That Lamy grip
That Lamy Grip. Love it or hate it. Take it or leave it.

The contoured grip area makes the Lamy AL-Star, Safari, and Vista a no-go for some because it tends to dictate how you hold your pen. This doesn’t really bother me, so I’ve built up quite the Lamy collection without even really meaning to. (Hmmmm….mind control?) And while this 2013 color isn’t what a lot of folks were hoping for, it’s good for those looking for a “neutral” pen- one that doesn’t clash with the color of your ink.

Lamy branding

Iconic clip

The aluminum body of the AL-Star sports the same branding, iconic clip, and porthole ink window as always. Why mess with design features that are immediately recognizable and function well.

Pearl? No. Exciting? No. But I’m okay with that.

Lamy at work

Inspired: Lamy AL-Star Ruby Red Limited Edition Fountain Pen

Lamy AL-Star Ruby Red
New to me

This pen popped up for sale on Twitter, via Dan Smith, one of the FPGeeks. The price was right, and I had a hankering for a red pen, so I asked Dan if it was still available. It was. Done deal.

I recently posted a review of the Limited Edition Apple Green Lamy Safari, and the AL-Star is basically the same pen, but with an aluminum body, so I won’t rehash the details found in that review. I did neglect to mention a couple of features, though, so this is a chance to make that right.

Neglected detail #1: The ink window. Found on the Safari and AL-Star models, this body cut-out gives you a peek at your ink supply so that you’re not surprised by an empty tank.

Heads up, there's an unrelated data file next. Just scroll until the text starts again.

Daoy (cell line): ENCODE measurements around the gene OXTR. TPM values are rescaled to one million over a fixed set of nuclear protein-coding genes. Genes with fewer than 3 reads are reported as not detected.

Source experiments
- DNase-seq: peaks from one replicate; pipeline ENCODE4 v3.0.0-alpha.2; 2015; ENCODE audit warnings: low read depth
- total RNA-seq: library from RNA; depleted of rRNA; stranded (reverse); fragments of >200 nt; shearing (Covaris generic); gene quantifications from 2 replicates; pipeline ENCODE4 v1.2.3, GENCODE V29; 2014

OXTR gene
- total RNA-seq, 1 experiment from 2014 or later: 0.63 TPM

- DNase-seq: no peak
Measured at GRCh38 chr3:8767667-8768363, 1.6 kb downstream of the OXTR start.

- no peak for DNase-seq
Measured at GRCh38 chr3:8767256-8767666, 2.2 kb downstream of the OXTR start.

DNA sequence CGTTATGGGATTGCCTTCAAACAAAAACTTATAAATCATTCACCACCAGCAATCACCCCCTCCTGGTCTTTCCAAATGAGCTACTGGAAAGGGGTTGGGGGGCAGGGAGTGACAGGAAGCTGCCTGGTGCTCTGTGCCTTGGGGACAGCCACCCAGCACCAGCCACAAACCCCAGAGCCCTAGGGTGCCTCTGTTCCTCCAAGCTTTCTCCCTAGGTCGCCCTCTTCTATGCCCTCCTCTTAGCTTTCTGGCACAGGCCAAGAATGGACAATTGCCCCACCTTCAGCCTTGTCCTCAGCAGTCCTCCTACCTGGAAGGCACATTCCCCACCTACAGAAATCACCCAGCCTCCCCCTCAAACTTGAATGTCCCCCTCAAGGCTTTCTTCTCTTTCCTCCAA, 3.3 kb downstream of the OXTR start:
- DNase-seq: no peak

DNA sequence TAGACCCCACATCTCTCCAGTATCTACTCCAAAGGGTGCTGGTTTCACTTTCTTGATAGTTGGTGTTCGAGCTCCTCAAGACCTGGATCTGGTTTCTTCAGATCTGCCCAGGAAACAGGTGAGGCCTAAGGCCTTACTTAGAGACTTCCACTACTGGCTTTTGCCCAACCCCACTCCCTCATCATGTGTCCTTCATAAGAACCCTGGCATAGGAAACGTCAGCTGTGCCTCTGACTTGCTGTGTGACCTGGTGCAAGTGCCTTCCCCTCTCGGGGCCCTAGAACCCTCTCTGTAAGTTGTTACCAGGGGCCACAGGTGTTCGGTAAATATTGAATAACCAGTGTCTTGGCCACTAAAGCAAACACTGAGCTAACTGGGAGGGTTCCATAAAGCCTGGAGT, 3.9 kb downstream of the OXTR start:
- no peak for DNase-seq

Ink window
Time to re-ink?

Neglected detail #2: The grip. The contoured grip. Some people love it, some people hate it, because you’re forced to hold the pen in a very specific way. If it works for you, you’re golden. If not, you might want to steer clear. Personally, I don’t mind the way the grip (transparent plastic, in this case) dictates where your fingers are placed, as it’s helped me achieve a more consistent writing grip. I don’t find it annoying, but others do.

AL-Star triangular grip
Love it or leave it

Aside from the sweet price and color, I was intrigued by the 1.1 mm stub nib. I usually go fine, and have a growing collection of mediums, but no broads, and no stubs. I’m a true novice. Time to change that.

1.1 mm nib
Breaking out of my fine nib rut

Inked with J. Herbin’s Eclat de Saphir, this pen and its juicy nib inspired me to write more than my usual pen-testing scribbles. The nib is so smooth, and so…um…NOT fine, that I had to write something more substantial than my name and the dogs’ names.

Tao Te Ching
Test driving the stub

Man, I love how this feels, and how it bumps up my handwriting a notch or two. And I love how words seem more substantial, more meaningful.

I’ve had a less than stellar work day, and I think I did the opposite of everything the Tao says. I worked with effort. I made the easy difficult. I thought of the small as large.

I’m tired, but still inspired. Inspired by a red pen with a stub nib. Inspired by blue ink. Inspired by those words.

Unposted

Yup, inspired.